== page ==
But the Lees don’t just collaborate with each other. They’re also working with Russell Van Gelder, MD, PhD, chair of the UW Medicine Department of Ophthalmology and director of the UW Medicine Eye Institute, to establish a new center for computational ophthalmology that will help their colleagues.
“Our vision of the center is not only to provide expertise in order to accelerate research in our department, but also to recruit research participants for personalized medicine or precision-medicine projects,” says Cecilia. “We want to make sure that our clinicians and patients can participate in this important research.”
“We are so fortunate to have attracted Cecilia and Aaron to the University of Washington,” says Van Gelder. “Their unique and complementary skills give them the ability to answer questions that have resisted analysis until now. Both are at the forefront of their fields. They are wonderful scientists, physicians and colleagues.”
The Lees’ research home is the Karalis Johnson Retina Center at the UW Medicine Eye Institute. The new center was opened in 2019 by Angie Karalis Johnson, who is passionate about finding a cure for macular degeneration and helping people with vision problems.
“Our entire clinic space and lab are here because of Angie’s generosity and foresight in supporting innovation,” says Aaron. And continued donor support will also make future projects, like the center for computational ophthalmology, a reality.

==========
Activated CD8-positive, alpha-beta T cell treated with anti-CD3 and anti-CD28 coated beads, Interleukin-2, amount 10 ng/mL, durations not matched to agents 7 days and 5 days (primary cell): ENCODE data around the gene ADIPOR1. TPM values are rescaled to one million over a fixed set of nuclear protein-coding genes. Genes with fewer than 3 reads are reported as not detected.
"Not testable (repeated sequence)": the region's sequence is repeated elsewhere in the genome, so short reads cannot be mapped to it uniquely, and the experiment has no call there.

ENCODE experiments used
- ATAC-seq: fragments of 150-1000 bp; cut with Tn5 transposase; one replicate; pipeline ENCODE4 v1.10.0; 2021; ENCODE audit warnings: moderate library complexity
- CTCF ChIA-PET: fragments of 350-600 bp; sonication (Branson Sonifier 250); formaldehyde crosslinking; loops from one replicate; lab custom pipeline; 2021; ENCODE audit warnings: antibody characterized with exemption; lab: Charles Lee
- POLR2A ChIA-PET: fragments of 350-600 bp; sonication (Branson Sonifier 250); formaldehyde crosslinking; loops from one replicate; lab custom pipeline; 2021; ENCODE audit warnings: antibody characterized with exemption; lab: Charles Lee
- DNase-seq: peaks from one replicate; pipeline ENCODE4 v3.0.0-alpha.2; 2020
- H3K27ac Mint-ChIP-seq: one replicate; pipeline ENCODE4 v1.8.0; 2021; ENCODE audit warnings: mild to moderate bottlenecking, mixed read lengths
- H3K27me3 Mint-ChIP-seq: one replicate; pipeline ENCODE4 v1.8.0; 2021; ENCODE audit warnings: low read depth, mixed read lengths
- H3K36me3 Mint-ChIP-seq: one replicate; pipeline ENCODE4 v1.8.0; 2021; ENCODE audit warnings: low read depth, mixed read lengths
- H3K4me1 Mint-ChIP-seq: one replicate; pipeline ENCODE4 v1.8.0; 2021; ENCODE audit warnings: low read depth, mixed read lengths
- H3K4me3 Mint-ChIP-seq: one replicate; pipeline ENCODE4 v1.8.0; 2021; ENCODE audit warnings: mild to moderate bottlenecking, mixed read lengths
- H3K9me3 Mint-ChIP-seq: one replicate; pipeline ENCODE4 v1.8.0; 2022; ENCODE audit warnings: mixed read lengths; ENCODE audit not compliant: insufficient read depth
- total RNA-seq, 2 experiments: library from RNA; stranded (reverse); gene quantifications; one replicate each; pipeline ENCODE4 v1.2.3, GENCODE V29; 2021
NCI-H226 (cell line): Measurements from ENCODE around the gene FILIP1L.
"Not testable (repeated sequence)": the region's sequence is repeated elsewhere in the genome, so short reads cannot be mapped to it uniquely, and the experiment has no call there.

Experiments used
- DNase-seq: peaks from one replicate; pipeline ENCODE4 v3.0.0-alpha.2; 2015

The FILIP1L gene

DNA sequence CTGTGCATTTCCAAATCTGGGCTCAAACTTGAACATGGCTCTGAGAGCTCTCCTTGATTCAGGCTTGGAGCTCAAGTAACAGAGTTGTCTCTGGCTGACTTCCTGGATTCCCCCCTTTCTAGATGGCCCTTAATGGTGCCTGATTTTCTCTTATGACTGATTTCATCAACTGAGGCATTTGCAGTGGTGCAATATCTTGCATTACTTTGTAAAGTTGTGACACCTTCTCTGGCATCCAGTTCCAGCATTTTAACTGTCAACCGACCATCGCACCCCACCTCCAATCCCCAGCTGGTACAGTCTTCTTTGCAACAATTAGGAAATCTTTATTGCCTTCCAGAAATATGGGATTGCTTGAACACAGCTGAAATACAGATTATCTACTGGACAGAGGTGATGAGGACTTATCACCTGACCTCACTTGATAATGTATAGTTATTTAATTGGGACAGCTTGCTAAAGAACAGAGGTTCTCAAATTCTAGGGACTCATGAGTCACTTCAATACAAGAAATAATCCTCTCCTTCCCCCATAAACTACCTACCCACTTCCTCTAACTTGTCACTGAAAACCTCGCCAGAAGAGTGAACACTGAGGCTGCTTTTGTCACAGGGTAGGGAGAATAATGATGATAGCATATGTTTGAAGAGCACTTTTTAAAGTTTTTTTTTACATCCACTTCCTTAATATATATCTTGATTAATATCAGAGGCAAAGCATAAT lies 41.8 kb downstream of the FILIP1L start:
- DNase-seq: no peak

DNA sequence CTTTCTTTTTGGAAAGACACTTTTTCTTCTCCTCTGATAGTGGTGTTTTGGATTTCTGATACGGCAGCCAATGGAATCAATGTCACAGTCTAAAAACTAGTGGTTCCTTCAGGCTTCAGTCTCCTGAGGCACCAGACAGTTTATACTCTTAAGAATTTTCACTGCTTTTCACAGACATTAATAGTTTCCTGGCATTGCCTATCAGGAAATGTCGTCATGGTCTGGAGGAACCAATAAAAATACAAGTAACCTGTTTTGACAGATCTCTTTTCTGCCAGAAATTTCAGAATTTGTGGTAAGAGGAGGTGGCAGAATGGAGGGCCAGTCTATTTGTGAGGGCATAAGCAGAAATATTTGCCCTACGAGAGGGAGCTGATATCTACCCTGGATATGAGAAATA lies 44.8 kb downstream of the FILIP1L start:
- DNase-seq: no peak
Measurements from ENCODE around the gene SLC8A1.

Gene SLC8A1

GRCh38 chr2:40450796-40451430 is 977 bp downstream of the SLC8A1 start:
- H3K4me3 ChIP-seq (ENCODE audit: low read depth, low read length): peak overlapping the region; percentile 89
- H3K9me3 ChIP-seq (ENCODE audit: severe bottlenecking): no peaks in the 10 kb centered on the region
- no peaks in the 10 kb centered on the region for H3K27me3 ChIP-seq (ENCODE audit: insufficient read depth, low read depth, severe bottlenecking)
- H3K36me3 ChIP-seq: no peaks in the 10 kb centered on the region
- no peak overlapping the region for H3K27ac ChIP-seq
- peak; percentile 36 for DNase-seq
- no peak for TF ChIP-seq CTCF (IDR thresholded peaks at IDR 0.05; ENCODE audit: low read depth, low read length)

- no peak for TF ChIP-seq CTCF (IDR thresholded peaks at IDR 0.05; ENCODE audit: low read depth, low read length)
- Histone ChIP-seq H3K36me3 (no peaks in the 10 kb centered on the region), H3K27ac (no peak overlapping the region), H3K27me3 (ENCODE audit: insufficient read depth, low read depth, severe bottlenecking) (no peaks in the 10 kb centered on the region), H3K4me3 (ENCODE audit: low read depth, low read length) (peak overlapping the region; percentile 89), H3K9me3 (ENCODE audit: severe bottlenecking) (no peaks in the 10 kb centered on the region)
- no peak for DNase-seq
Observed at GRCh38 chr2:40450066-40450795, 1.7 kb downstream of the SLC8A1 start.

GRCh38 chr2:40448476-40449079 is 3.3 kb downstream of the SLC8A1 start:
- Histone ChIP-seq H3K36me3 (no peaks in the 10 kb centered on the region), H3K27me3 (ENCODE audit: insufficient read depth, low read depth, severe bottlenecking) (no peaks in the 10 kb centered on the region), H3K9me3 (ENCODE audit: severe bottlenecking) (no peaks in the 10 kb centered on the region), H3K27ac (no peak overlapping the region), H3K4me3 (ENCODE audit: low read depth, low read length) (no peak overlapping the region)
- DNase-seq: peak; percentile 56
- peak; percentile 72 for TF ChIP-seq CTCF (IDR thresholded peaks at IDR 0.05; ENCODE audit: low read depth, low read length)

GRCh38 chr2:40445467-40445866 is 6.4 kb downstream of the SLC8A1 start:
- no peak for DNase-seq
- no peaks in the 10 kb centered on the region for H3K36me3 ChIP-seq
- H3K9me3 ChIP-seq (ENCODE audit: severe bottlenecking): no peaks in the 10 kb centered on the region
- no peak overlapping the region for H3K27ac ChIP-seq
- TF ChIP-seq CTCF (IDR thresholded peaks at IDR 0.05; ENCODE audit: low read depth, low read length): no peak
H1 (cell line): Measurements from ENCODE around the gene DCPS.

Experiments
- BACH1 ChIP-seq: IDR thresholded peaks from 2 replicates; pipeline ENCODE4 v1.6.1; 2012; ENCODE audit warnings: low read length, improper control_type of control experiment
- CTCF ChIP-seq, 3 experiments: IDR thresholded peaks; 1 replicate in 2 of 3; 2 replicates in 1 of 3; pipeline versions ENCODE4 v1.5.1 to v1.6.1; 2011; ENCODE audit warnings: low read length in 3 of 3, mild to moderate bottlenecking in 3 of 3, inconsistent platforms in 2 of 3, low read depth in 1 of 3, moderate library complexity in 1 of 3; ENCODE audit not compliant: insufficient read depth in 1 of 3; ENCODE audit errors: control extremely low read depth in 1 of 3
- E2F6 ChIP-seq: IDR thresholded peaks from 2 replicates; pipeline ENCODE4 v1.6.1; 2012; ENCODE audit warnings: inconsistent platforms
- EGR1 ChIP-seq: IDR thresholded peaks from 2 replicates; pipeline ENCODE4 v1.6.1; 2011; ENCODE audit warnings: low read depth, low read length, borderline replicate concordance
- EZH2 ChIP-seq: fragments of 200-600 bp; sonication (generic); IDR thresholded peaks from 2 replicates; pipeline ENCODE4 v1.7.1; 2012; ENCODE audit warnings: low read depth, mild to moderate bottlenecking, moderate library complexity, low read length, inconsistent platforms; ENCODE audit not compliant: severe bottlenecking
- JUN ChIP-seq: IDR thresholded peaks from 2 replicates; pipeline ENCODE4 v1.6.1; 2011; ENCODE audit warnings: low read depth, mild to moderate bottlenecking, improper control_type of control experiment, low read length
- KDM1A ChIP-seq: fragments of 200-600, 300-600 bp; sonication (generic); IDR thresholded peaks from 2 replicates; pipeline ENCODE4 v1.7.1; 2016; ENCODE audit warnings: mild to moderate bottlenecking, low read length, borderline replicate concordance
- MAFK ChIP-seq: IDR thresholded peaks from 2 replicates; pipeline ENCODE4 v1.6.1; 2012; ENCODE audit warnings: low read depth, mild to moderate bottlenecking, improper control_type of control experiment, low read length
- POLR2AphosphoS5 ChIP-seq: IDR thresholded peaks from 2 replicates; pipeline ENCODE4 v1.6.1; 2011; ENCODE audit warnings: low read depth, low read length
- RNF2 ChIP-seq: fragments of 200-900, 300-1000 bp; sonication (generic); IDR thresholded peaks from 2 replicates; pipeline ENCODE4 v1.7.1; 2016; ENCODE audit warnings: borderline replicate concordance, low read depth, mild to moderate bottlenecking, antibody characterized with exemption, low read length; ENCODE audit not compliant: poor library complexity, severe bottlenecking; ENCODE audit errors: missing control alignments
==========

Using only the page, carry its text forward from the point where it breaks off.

“The Seattle philanthropic community has been critical to developing our research programs. Through extremely generous gifts like Angie’s, we are able to provide the infrastructure to allow Aaron and Cecilia to develop their cutting-edge programs. We are so indebted to our donor community,” says Van Gelder.
In the next few years, the Lees anticipate major developments in computational ophthalmology — and more big questions to answer together.
“I believe medicine is at a tipping point with these exciting artificial intelligence techniques,” says Aaron. “But how does that help us understand diseases better? Can we use these technologies to change the way we deliver care? In the next five years, our field is going to be struggling with a lot of those issues. And we want to be at the forefront of guiding how that thought develops.”
By Stephanie Perry
Illustration: David Hoyt